Honestly speaking, I’d never have guessed that these titles were originally on the Playstation 2 had no one told me. Just for kicks, I fired up my previously unplayed discs of both games and compared them with the high def visuals of the PS3 version. I couldn’t believe how much of a difference there is (and if you want to compare for yourself, the special features run a comparison too). For starters, everything looks less pixelated now and the edges of the models are much smoother. The environments in particular are much more vibrant and you can pick out details that would likely have slipped your gaze the first time around. The collection also offers 3D support, but I did not have the equipment in which to experience this at the time of writing.

It’s important to note that the original releases were still very impressive visually when compared to other games on the system at the time. Particularly Shadow of the Colossus that had some very realistic animals running around as well as some lifelike looking Colossi inhabiting the land. The visuals were very taxing to the hardware, and now it seems like the original vision of the developers could finally be realized. Even without the graphical power, the art direction in itself is spectacular. Regardless of how much stock you put in the games as art argument, it seems as though both ICO and Shadow of the Colossus are referenced when discussing said topic and it’s easy to see why. Both games are like a painting come to life and were such back when they originally released. The HD upgrades just drive home that fact.

If there was one thing I had to nitpick about visually, it’s that the characters in ICO, when viewed up close most definitely have features that look very last gen. In particular, the hands and feet look a bit like polygons, as they still maintain their somewhat rectangular shape even after the enhanced visuals. Shadow of the Colossus had some issues with draw distance too, as environments would just all of a sudden pop up in my face as I was getting close. Again, minor things that bear mentioning.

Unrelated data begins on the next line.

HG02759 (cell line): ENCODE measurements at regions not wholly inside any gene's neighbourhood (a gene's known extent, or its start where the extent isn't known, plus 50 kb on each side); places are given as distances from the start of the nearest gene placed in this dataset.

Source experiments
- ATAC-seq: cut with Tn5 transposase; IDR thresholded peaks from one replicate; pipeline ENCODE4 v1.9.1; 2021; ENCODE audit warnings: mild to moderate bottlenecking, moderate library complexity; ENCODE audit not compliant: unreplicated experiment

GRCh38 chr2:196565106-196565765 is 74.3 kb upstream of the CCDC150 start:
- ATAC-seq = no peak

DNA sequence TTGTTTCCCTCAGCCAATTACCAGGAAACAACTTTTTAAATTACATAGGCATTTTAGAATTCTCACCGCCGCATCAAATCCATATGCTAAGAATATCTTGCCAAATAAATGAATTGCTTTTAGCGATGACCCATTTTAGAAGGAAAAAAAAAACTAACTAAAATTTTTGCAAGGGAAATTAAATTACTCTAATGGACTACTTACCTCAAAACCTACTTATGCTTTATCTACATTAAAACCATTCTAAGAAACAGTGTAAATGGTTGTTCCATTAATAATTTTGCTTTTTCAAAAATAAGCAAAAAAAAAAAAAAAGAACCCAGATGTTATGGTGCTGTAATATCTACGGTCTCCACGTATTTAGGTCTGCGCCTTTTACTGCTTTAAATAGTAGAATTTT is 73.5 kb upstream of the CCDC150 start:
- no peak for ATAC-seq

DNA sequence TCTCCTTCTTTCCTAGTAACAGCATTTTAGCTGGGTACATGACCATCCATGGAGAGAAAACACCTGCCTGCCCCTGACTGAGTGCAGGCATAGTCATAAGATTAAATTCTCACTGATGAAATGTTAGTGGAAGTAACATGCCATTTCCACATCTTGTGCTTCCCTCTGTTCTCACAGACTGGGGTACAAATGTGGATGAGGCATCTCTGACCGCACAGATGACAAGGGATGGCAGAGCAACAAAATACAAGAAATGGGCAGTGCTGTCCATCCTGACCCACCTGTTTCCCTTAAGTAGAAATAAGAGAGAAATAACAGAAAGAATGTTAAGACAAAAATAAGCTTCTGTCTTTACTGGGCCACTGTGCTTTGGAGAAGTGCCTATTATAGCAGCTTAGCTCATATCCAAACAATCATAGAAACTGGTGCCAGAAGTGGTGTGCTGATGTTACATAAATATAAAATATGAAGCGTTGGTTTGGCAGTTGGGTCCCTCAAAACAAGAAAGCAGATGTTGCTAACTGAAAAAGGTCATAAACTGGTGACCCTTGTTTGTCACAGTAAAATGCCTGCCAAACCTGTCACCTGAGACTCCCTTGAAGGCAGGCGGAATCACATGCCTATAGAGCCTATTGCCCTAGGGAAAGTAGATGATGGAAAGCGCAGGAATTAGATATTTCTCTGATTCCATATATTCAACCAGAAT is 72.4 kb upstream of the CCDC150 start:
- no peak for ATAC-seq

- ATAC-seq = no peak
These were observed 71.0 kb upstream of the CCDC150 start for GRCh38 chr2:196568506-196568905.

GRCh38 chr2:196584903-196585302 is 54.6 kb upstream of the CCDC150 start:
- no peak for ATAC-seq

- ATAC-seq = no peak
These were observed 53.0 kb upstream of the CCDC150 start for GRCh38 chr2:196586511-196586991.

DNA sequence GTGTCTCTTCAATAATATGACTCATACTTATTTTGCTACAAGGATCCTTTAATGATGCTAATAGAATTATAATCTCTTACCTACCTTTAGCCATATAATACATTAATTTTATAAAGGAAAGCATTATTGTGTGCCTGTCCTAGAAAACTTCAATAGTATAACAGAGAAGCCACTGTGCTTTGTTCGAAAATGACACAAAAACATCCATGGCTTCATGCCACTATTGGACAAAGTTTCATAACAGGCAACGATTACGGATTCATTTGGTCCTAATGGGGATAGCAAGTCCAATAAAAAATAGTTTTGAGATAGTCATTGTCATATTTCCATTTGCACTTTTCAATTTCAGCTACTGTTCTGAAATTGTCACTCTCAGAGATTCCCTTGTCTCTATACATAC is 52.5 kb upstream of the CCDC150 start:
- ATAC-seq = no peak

Graphics Rating: Great

Sounds
Both ICO and Shadow of the Colossus adopt the philosophy of less is more, and one can argue are all the better for it. In ICO, much of what you’ll be hearing is the environment as you try to figure out where to go next. Musical queues will play if you manage to find something that helps you progress, and there is also some savepoint music, but for the most part it’s very quiet. Both Ico and Yorda speak in a different language, though only Ico’s words are subtitles so that you can understand. They communicate briefly during scenes, but otherwise their bond is formed mostly through action as you navigate the fortress together. There is a vocal theme that plays during the ending that is very catchy, and is probably the most standout song on the whole soundtrack.